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Sundance 2018: Here Are the Cameras Used to Shoot This Year’s Documentaries

Nonfiction filmmakers talk about creating the look of their films and how unique production demands dictated their equipment choices.

Kevin Kerslake shooting Joan Jett for "Bad Reputation"

Kevin Kerslake shooting Joan Jett for “Bad Reputation”

Ryan Kane Fitzgerald

Category: Documentary Premieres

“AKICITA: The Battle of Standing Rock”

Zen Lefort

“AKICITA: The Battle of Standing Rock”

Dir: Cody Lucich
Camera: Sony AS7, Canon C300, DJI Drone
Lens: Canon

Lucich: “I wish I had a fancy camera for the shoot, but honestly having that small Sony AS7 helped me navigate the war zone we were in and capture everything quickly and efficiently without really being seen or singled out by the authorities. The adaptability of the camera was incredible. The Canon C300 was used for follow-up interviews afterwards. The DJI Drone played a massive part of the film, too. It helped us tell the story and the movement of time from above.”

“Bad Reputation”

Kevin Kerslake shooting Joan Jett for "Bad Reputation"

Kevin Kerslake shooting Joan Jett for “Bad Reputation”

Ryan Kane Fitzgerald

Dir: Kevin Kerslake
Camera: Interviews were shot on Canon 5D Mark 3 and Canon C300
Lens: Canon and Leica zooms

Kerslake: “We sourced a ton of material that was shot on everything from Super-8 to RED, which creates a problem down the line of audiences having to adjust to changes in picture quality with each shot. The danger that arises at that point is that the technical issues get in the way of the story, plus it ends up exhausting the audience. I decided I’d rather take a hit in resolution and picture quality with material we shot, ourselves, just so it would integrate better with archival material in the edit, including film sources. We still gave it its own look, but every shot feels like it’s part of the same family in the end, and cutting between the different formats is nowhere near as jarring as it would have been had we shot everything 4K or 6K.”

“Chef Flynn”

"Chef Flynn" director Cameron Yates

“Chef Flynn” director Cameron Yates

Will McGarry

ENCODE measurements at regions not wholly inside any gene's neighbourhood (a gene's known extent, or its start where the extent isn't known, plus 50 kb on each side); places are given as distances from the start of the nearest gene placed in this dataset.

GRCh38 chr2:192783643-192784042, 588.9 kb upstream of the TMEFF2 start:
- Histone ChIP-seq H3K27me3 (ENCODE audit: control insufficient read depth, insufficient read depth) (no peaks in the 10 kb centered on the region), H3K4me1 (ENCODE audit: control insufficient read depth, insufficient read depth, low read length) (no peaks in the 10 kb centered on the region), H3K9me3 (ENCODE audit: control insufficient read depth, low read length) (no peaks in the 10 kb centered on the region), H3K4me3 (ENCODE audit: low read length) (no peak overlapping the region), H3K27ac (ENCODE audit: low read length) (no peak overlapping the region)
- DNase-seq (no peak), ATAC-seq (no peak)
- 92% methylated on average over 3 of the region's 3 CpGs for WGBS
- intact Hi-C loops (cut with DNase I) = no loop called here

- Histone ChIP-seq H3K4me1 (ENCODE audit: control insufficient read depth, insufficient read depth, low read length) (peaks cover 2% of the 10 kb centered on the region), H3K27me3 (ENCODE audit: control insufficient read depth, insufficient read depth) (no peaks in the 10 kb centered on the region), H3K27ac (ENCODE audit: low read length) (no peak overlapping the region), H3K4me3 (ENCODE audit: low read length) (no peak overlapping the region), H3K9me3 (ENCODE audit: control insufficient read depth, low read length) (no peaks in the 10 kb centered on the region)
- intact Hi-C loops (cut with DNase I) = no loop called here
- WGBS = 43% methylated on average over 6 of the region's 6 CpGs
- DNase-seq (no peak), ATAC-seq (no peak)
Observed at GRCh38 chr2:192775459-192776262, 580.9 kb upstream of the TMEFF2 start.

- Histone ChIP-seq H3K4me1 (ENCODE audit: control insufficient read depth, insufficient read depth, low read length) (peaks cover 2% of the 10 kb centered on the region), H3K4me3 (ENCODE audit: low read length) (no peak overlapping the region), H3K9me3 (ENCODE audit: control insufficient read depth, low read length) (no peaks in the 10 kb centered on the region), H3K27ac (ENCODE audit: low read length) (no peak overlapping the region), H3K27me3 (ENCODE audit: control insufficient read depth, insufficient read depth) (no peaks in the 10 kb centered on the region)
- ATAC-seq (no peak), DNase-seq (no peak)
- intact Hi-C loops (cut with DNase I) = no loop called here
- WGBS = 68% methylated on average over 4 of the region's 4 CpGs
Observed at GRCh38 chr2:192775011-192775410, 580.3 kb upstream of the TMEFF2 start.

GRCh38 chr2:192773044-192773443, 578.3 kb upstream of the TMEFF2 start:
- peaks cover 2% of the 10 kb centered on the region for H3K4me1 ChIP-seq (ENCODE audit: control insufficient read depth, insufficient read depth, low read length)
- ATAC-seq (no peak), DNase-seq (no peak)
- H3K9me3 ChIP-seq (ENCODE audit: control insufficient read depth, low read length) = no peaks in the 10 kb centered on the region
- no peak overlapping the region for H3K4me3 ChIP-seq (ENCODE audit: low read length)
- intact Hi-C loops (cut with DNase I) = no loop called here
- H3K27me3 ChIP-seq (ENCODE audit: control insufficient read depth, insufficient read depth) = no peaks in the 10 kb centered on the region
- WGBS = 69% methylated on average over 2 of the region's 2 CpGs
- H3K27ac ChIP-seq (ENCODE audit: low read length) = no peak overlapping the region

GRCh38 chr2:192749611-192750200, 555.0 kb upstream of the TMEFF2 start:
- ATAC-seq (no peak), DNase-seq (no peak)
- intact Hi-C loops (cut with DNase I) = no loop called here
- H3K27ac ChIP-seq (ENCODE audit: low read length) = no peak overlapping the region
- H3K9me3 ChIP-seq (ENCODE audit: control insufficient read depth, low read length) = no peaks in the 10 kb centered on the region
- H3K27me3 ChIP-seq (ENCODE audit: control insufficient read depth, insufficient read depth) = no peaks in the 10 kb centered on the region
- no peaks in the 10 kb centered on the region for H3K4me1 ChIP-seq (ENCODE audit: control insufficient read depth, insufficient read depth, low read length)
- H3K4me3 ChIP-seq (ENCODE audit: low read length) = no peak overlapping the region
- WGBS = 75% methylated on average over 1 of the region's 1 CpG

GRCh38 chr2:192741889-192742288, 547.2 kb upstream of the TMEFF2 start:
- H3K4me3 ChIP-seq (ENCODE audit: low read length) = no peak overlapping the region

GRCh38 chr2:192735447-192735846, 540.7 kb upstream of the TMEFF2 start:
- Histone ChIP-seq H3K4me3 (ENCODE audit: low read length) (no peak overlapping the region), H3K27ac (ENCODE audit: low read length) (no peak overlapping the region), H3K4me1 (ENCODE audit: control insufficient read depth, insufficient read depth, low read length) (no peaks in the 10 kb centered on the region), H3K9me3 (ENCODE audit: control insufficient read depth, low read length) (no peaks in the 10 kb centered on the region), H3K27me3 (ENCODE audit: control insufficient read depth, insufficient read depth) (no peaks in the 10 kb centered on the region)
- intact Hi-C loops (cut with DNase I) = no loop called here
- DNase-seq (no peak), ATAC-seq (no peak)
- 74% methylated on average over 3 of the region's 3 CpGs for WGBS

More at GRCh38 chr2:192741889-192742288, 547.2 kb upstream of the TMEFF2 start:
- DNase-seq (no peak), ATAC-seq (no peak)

Dir: Cameron Yates
Camera: Sony EX1, Canon C300, Sony FS5, Sony FS7
Lens: Canon 70-200 L Series

Yates: “As Flynn aged over the years, so did the cameras used to film him. The challenge for both our cinematographer Paul Yee and Editor Hannah Buck was to make the passage of time feel seamless over a decade in a young man’s life with multiple lenses, both physical and emotional. My hope is that viewers are able to immerse themselves in this coming-of-age story and not be distracted by whether Flynn’s mother, father, sister, Paul, or I are filming, and at the same time sit back and enjoy watching a mother passionately document her son.”

“The Game Changers”

“The Game Changers”

“The Game Changers”

Sundance

Dir: Louie Psihoyos
Camera: We used Red Cameras, Sonys, and Canon, mostly
Lens: Zooms 15-90 and longer and a lot of primes from 11-100

Psihoyos: “Cameras are just tools. Sometimes you need a fine hex head screwdriver and sometimes you need a jackhammer. We tend to have a lot of tools in the truck, so we’re ready for a lot of different scenarios. Since we were dealing with world-class athletes, we tended to use a lot of high-speed cameras to capture awe-inspiring performance broken down in time so you can appreciate their technique. We also used a lot of drones and cable cams and always had a Movi or Steadicam operator with us. We wanted to energize every scene with movement; even our interviews have movement.”

“Generation Wealth”

"Generation Wealth" Director Lauren Greenfield

“Generation Wealth” director Lauren Greenfield

Lauren Greenfield/INSTITUTE

Dir: Lauren Greenfield
Camera: Canon C300, Canon DSLRs and other 4K and HD video cameras (film incorporates footage from many years of shooting and different cameras).
Lens: Canon Cine servo 17-120

Greenfield: “Since the work has been a 25-year journey in photographs, audio, and film, it is almost a survey of the medium and the technological change which has happened over that time. [It includes] 35mm film, audio recordings, my move to digital in photography and in film, first in standard def, then high def, and finally 4k. I have worked with Canon cameras for many years in my still photography; when they transformed the camera to capture high-quality video with the DSLR, that allowed me to capture both stills and video on the same shoots. Since I have long focused my lens on the popular culture and the culture of materialism, I am interested in capturing very rich and saturated colors, and also working in low-light conditions in the most naturalistic ways possible to capture authentic and spontaneous documentary moments, often in places the camera has not traditionally been allowed. Lightweight and portable cameras and lenses with incredible light sensitivity have allowed me to capture people and places, in lighting and access conditions that would have previously been impossible.”

“Half the Picture”

Behind the scenes of shooting "Half the Picture"

Behind the scenes of shooting “Half the Picture”

Ashly Covington

Dir: Amy Adrion
Camera: Sony FS7, 2 Sony A7S ii’s, 1 GoPro
Lens: Canon zoom lens, set of Rokinon primes